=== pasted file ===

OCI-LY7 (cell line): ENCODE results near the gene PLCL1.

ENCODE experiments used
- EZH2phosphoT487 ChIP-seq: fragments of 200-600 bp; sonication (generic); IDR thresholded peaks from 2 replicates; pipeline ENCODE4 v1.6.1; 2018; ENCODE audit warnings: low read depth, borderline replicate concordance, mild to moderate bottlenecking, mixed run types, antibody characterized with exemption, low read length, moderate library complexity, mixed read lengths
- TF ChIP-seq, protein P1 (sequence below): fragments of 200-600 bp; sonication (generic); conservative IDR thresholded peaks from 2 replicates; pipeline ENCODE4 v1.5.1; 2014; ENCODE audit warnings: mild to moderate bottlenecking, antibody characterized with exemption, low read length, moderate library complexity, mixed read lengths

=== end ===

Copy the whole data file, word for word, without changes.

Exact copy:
OCI-LY7 (cell line): ENCODE results near the gene PLCL1.

ENCODE experiments used
- EZH2phosphoT487 ChIP-seq: fragments of 200-600 bp; sonication (generic); IDR thresholded peaks from 2 replicates; pipeline ENCODE4 v1.6.1; 2018; ENCODE audit warnings: low read depth, borderline replicate concordance, mild to moderate bottlenecking, mixed run types, antibody characterized with exemption, low read length, moderate library complexity, mixed read lengths
- TF ChIP-seq, protein P1 (sequence below): fragments of 200-600 bp; sonication (generic); conservative IDR thresholded peaks from 2 replicates; pipeline ENCODE4 v1.5.1; 2014; ENCODE audit warnings: mild to moderate bottlenecking, antibody characterized with exemption, low read length, moderate library complexity, mixed read lengths